Still, I have trouble backing the statement “Catherine is difficult.” because I’ve seen so many people of various mental acuity, on various streams experiment their way past all problems. In fact, I don’t think I’ve seen anyone solve the tough ones the same way… ever, and I’ve seen quite a few streams. Not always efficiently and not always first try but I’ve not ever seen anyone stuck so bad they couldn’t progress as long as they were willing to push blocks and undo. My girlfriends *little sister* was able to beat the game in a day, because she loved the story and had the investment to push the game back when it pushed her. I suppose it’s possible she’s completely atypical, but I’ve seen the same thing on too many streams to discount the experience.

    It just seems the more accurate statement is “Catherine doesn’t guarantee you a smooth ride to the end” In fact, it’s probably more proper to say that Catherine guarentees that you WILL not have a smooth ride to the end no matter how smart/good at puzzles/prepared you are. It seems a matter of effort and investment rather then a bar of challenge. To me, Ninja gaiden is “difficult” Shinobi is “Difficult” some people just can’t move their hands fast enough to handle everything coming at them. or they aren’t used to multitasking enough to keep all the threats and their reactions in line. Some people’s “Capacity” just isn’t enough to hold everything serious action games like that throw at you. SHMUPS and Danmaku games are the same way.

    With Catherine however, I think everyone has the capacity to pass easy/normal. The trick is, whether they *want* to pass easy normal enough to experiment life after life to see what they can hash together. Frankly, there’s no more then what, 10 reasonable moves on any given line? and of them 3-4 are some sort of progress or setup, combine that with Undo and anyone intrepid is going to be moving on.

    The game is definitely odd though, it will ‘stop’ you, but there’s just so many ways to get to the next block up that I can’t see anyone being incapable of doing so if they’re making the effort, What Catherine *will* absolutely do though is stop you at least a few times even on easy. The question is whether you want to continue enough that you experiment your way past or whether you sorta go “meh” and throw your hands up because you don’t care enough about what’s beyond it.

    It’s clearly not about some intrinsic metal acuity, I’d expect everyone here has certainly demonstrated at length they are prone to exercising the ol grey matter. Redsirl in particular has amply demonstrated a quick wit and ample mental capacity from here and the 1up days. At the same time however clearly something doesn’t click with some people. At first I wasn’t sure whether it’s a matter of their threshold of tolerance being lower due to modern game’s “every moment spent in this game is guaranteed progress” barrier (Garnett Lee mentioned he stopped playing it because it passed the “two strikes” he’s willing to give a game he’s playing during his free time) Or whether the story and anime tropes isn’t compelling enough to them to entice some people to give the game as much time as they’ll give to say, perfecting combos in MvC, or managing plays in madden or shooting dudes in CoD.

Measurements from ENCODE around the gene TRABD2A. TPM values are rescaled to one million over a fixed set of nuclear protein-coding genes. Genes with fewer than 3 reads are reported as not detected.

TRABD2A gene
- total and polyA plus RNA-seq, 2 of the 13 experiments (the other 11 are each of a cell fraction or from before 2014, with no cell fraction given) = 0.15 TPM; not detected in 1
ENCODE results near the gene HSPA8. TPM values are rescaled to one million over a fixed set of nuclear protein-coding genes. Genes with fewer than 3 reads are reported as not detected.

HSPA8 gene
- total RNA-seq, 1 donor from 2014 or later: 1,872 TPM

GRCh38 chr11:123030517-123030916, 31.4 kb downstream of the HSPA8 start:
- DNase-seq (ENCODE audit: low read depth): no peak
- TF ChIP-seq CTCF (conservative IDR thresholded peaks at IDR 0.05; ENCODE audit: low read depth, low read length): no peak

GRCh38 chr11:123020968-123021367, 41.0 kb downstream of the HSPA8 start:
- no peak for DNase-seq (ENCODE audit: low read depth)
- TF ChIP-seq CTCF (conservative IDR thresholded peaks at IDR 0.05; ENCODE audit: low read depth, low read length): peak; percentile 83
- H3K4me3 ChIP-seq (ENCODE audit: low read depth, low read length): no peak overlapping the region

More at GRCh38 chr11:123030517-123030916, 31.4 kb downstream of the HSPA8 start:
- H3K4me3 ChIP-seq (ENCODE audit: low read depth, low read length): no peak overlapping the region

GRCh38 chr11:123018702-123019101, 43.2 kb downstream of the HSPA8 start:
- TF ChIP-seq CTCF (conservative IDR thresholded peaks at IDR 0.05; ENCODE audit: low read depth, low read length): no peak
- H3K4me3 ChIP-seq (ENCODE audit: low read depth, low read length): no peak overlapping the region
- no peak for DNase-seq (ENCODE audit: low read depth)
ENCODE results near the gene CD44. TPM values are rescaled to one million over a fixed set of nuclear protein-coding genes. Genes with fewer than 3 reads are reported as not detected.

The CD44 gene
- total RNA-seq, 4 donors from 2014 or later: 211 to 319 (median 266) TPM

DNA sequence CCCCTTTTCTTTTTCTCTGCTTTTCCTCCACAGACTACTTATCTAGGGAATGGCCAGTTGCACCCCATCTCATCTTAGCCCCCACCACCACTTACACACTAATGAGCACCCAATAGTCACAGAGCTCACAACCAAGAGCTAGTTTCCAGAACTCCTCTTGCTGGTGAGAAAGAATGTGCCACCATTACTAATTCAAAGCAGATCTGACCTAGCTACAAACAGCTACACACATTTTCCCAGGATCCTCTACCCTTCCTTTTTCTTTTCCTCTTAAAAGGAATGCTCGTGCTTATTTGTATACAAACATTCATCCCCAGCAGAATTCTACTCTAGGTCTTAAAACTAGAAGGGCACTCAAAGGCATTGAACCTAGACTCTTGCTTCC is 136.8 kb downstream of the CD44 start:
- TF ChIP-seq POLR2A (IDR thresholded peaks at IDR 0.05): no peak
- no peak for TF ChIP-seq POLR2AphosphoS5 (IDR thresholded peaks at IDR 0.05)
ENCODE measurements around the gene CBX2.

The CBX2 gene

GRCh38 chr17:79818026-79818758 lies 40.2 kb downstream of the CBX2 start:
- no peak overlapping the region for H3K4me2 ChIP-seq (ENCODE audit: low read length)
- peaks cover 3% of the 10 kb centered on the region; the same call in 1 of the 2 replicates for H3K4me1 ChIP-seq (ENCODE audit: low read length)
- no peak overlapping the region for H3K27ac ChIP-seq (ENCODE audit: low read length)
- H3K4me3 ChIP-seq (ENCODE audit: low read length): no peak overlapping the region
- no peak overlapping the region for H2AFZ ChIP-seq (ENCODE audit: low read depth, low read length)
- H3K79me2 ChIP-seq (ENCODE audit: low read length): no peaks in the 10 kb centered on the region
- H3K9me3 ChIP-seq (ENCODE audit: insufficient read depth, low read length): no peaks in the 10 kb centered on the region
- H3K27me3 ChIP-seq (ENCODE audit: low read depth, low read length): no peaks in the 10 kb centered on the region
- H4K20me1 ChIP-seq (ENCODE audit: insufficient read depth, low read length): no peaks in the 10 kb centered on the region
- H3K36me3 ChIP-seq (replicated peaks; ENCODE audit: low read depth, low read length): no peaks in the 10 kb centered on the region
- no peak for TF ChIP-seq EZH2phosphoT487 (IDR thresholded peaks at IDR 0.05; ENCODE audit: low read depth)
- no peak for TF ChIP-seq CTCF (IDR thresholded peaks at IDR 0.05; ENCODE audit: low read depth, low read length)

Reading what Red wrote though, I see now the truth is much simpler… they’re just not having fun. For me the fun and thrill of the game is successfully overcoming challange after challenge by thinking in a different way or working out some convoluted McGyver way to pass a puzzle area. (And like McGyver, there’s a ticking time bomb often involved.) I’ve always loved that sort of “Yeah it’s shoddy, but it’ll work” sort of thing. Still, if someone didn’t find that process fun, I could easily see the fun quotient of Catherine being incredibly small, far lower then the challenge it’s presenting, however surmountable. I think someone’s said it before but frankly, the puzzles ARE the gameplay, the story won’t save the experience, the endings won’t save the experience, the Atlus touches won’t save the experience if you aren’t finding the experience of pushing past those puzzles fun.

    (on that note, how did so many people not expect so many Atlus touches out of this? It’s like people have forgotten the story elements/twists/meters that have happened in everything from SMT to Persona to… well… basically anything they’ve personally developed ever -_- )

    I’m actually a bit surprised the reviews came out 80% positive since it seems the layman’s reaction (judging from twitter/tumbr/facebook is that people either really really love the game, (and there’s been a shocking amount of “couples co-op” on this title which is an interesting factor in and of itself) and people who get in and go “Mmmm…. meh :\” and just… run out of steam. Perhaps its like a riddle? You either snap to the experience immediately or you immediately go “I don’t know, what’s the answer?”

    So I guess from now on when someone says “Should I get Catheirne” I’ll continue to say “Play the demo, maybe try to connect the main world to the islands with sheep on them. If you like it you’re good to go, if you don’t, then stay away, because it’s very unlikely that any other part of the game will overwhelm the fact that the puzzling is 80% of the experience”